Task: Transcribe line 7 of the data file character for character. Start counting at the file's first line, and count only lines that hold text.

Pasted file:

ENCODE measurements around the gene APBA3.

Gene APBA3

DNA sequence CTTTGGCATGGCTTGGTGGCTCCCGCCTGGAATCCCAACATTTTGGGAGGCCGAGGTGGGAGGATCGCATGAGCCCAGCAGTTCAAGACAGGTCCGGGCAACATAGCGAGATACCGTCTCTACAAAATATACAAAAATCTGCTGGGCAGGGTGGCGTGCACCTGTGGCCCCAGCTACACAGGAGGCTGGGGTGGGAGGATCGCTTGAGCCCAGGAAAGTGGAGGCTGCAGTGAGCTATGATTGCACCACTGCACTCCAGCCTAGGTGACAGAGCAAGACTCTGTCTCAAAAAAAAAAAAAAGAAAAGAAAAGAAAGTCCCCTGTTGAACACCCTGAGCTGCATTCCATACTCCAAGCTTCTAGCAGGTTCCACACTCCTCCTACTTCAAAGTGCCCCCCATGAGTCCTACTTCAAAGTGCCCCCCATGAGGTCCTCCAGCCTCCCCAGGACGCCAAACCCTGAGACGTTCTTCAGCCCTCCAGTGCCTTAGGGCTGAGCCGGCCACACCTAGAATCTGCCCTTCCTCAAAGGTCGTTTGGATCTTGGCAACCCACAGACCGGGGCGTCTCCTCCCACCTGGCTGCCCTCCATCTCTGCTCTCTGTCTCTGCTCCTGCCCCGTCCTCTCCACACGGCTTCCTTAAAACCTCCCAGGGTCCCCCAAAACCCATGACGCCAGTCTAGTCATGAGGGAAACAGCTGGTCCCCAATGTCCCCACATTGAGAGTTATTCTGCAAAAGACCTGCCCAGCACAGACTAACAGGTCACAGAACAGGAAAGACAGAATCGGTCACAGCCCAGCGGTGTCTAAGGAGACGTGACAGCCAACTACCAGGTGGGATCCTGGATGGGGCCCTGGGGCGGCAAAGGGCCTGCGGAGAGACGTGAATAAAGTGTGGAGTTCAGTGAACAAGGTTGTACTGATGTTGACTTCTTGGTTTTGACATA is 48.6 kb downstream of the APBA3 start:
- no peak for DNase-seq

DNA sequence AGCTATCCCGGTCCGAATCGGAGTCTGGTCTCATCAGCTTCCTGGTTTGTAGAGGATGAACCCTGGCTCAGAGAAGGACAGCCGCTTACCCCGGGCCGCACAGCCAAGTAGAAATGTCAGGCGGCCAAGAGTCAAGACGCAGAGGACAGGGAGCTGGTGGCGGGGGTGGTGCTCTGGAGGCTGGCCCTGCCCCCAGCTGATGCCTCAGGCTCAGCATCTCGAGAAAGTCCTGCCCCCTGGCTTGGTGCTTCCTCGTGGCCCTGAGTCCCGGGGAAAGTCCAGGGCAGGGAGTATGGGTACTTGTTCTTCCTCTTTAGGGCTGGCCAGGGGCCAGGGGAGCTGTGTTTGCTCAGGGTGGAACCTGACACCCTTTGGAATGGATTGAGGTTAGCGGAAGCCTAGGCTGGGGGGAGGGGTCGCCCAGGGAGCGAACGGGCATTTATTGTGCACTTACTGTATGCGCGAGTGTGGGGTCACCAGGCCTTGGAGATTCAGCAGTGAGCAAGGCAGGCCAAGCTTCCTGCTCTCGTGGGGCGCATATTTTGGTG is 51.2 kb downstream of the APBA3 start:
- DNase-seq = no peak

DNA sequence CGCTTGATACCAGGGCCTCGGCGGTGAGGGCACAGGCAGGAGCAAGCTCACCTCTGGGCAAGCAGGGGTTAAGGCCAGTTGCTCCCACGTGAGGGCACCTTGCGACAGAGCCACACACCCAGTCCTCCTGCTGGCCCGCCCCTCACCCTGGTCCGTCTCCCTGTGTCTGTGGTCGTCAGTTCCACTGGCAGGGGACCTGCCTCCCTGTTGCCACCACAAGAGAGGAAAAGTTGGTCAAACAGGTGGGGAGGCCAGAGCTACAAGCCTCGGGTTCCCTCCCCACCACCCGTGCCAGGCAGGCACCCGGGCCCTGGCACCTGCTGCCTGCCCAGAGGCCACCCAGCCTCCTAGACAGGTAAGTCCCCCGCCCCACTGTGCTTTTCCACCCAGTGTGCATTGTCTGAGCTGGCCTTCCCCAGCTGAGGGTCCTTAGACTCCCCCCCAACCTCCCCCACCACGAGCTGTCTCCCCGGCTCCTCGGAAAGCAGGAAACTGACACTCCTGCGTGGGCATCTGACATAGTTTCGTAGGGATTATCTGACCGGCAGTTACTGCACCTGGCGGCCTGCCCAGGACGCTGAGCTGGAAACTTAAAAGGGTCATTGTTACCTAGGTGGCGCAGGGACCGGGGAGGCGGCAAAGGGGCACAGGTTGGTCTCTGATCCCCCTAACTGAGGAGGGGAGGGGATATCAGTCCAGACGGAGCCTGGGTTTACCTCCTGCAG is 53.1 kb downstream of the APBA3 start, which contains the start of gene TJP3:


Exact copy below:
DNA sequence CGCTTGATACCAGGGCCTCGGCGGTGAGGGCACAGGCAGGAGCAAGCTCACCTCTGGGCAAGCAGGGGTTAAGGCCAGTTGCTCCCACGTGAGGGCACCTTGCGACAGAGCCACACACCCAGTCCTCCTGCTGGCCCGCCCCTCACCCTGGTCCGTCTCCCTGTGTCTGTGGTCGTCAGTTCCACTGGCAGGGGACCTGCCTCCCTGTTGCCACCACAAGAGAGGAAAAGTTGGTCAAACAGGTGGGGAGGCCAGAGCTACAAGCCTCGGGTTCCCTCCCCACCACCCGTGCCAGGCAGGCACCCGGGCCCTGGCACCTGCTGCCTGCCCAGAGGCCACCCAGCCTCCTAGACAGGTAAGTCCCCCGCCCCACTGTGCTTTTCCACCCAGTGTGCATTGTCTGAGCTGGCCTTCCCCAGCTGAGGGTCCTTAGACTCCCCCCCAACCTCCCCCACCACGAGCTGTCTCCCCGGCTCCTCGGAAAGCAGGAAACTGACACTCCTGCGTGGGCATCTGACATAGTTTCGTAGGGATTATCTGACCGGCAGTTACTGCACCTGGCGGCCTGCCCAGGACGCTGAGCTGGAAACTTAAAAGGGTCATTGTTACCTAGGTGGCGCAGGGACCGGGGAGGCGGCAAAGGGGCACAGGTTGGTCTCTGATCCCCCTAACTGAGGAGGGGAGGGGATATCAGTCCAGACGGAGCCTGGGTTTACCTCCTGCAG is 53.1 kb downstream of the APBA3 start, which contains the start of gene TJP3: